1. I was the Dux of my Primary School.
Unlike normal schools, who wait until all the marks are in and then just give the gong to the kid who topped the lists, Coolongup Primary school decided they wanted to up the ante way back in 1982 and do things differently. They corralled the top ten students and forced us to perform for their entertainment, sitting tests, interacting with the teachers at a morning tea, and most importantly, writing and delivering a spoken presentation on a subject of our choice with the use of palm cards. Thanks to previously undiscovered talents for speaking off the top of my head and remembering notes without needing to refer to my painstakingly prepared bits o' card in my sweaty palm, I came out on top. Which must have pissed off the 9 kids who had better marks than me, but there it is. Who's laughing now, I say!
2. If my parents were greedy, I'd sound much more exotic.
According to my late mother, when she was pregnant an acquaintance of the family offered her and my father a fairly stonking sum of money (memory says 1000 pounds, in 1970 working class Midlands money) to name me Carlos.
She's dead now, so I can't confirm the finer details, but for the sake of a grand, I could have work silk shirts and seduced women by crooning in a warbly Julio Iglesias kind of way.
3. I'm a genetic freak with the extremities of a swamp monster.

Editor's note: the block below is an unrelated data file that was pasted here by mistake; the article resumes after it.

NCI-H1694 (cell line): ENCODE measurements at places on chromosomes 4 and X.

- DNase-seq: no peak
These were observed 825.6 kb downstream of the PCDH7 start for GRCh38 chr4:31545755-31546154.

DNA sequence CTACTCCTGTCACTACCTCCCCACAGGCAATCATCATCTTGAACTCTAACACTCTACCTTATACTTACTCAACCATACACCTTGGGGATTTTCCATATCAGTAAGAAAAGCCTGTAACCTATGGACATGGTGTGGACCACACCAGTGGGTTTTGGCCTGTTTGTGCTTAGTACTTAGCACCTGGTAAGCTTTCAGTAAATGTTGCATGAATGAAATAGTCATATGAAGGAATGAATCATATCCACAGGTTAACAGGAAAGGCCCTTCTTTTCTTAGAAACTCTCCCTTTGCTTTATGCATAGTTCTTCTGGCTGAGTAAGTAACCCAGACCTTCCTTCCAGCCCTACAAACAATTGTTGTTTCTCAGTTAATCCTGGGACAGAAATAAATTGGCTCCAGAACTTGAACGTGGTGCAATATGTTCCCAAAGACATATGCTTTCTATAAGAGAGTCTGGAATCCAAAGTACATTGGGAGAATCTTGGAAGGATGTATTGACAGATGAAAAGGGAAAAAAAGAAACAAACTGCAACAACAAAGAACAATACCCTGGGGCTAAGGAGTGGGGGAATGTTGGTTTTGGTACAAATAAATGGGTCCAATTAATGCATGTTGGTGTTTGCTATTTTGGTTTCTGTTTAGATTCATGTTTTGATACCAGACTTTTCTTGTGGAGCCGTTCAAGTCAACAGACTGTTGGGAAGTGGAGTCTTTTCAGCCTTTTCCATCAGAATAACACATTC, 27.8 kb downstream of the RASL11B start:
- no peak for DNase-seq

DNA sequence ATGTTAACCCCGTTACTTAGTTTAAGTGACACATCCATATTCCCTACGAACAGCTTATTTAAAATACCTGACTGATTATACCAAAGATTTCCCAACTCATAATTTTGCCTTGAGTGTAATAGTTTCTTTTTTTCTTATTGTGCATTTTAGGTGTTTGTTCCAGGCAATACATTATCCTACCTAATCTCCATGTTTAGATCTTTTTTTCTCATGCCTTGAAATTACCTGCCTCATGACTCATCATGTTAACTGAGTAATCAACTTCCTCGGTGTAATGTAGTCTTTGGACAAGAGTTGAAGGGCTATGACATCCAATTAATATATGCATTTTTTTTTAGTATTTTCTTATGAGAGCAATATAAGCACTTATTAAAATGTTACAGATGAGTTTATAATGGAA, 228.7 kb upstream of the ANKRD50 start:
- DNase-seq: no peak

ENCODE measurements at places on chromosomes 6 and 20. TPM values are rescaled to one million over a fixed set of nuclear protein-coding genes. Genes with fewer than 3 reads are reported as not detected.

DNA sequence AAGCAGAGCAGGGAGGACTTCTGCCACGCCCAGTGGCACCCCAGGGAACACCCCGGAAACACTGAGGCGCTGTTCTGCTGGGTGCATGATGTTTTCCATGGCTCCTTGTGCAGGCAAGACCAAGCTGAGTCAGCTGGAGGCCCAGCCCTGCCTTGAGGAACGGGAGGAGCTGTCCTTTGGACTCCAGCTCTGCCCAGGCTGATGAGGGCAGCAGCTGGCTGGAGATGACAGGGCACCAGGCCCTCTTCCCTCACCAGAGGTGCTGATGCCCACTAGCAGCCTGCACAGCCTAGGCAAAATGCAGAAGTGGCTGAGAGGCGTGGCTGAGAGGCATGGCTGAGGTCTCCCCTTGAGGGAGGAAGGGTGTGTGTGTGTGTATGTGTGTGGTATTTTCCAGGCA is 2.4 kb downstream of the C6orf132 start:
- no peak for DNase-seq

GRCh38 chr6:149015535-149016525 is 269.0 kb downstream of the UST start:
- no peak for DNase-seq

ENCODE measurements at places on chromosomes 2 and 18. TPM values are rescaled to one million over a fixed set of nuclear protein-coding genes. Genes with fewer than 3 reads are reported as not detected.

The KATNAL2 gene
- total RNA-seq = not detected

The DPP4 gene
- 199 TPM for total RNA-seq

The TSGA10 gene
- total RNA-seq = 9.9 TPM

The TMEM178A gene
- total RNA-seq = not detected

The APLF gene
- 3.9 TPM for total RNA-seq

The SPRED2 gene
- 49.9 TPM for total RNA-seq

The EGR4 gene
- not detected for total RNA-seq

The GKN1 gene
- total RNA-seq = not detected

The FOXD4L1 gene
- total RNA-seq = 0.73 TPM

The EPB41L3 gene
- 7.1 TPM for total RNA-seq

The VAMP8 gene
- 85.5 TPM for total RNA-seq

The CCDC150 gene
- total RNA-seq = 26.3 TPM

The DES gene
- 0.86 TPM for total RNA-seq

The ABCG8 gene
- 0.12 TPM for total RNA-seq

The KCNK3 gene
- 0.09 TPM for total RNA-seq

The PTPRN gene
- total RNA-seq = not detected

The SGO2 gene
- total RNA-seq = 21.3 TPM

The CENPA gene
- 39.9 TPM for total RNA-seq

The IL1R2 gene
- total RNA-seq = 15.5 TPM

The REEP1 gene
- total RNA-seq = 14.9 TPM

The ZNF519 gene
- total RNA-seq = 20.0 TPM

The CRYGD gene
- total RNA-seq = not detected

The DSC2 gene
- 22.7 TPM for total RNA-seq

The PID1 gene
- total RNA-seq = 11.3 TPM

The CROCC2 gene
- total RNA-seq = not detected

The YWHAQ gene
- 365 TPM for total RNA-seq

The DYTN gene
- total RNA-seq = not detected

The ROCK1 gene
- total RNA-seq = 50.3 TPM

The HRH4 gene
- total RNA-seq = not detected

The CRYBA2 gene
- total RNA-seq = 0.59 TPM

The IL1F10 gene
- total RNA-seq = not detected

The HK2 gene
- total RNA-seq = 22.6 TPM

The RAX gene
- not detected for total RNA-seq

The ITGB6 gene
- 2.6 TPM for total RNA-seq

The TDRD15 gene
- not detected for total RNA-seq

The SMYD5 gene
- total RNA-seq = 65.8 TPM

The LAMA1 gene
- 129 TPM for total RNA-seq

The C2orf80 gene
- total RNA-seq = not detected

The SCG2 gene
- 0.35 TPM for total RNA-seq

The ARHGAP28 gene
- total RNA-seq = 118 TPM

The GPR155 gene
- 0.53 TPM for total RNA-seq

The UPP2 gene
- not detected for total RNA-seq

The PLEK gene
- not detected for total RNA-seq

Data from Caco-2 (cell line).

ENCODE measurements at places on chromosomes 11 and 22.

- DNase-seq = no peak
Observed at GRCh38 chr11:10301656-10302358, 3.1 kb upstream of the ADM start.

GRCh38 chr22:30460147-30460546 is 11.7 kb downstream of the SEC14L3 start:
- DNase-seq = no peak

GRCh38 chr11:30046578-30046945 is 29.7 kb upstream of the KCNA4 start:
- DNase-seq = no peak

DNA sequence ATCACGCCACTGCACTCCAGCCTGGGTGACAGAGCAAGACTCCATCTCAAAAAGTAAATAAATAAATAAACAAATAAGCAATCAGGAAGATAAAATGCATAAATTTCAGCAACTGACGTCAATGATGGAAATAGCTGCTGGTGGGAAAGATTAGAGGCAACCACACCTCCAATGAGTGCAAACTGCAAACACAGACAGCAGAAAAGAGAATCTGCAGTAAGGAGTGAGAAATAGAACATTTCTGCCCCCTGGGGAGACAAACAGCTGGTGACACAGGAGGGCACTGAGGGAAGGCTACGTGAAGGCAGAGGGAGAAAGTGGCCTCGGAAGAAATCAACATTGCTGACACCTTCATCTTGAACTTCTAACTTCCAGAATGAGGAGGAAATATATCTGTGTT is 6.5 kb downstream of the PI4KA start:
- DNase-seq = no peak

Both my feet have webbed toes, and I'm the only person I've ever met with a webbed earlobe.
One of ussss... one of usss... one of usss.....
4. I see your jump, and triple it.
When I was a much smaller person than I am now, I represented the town of Narrogin at the state Little Athletics championships of 1979, finishing 6th in both the 200 metres and triple jump. I received two certificates and a shiny vinyl competitors patch for my efforts. Not to mention a trip to Perth to compete at the Perry Lakes stadium, and a brand new tracksuit. Now I don't even get out of bed for less than $10 000.....
5. Instead of being fat, middle aged, and hating an administrative job, I could be fat, middle aged, and hating a job where I kill little foreign people.
When I was 17 I applied for, and was accepted into, the Australian Defence Force Academy. two days from stepping on to the plane to fly to Canberra I had a major crisis of confidence and scrapped the whole thing, choosing instead to go to Curtin University and study creative writing. I still have a letter my mother wrote me from her death bed, wherein she lies through her teeth and tells em I was never a disappointment to her. Waaaaaaaaaaay not what she said at the time. So when I make that joke about running away from my highly-paid job to become a poet, I speak from experience.
6. I once persuaded WWE wrestlers to prank-call my brother at 4am.
In 2002 I flew to LA to attend the Writers of the Future workshops, with a brief early morning stop at Melbourne airport. By coincidence, I was flying out on the same plane as a troupe of WWE wrestlers who had put on a show the night before. Apart from the rather hilarious experience of being pulled over for a hand-luggage check next to Kurt Angle, I found myself walking through the departure lounge amidst these walking mountains, at which point I was overcome with a giggling fit. the two nearest guys-- Rakichi and Ken Shamrock-- heard me: they looked tired, and grumpy, and must have thought I was laughing at them because they turned around and growled "What's your problem?" at me. I pointed at a bunch of nearby fans: "Do you reckon they're going 'There's Rakichi! And Shamrock!.... Who's the fat guy?'"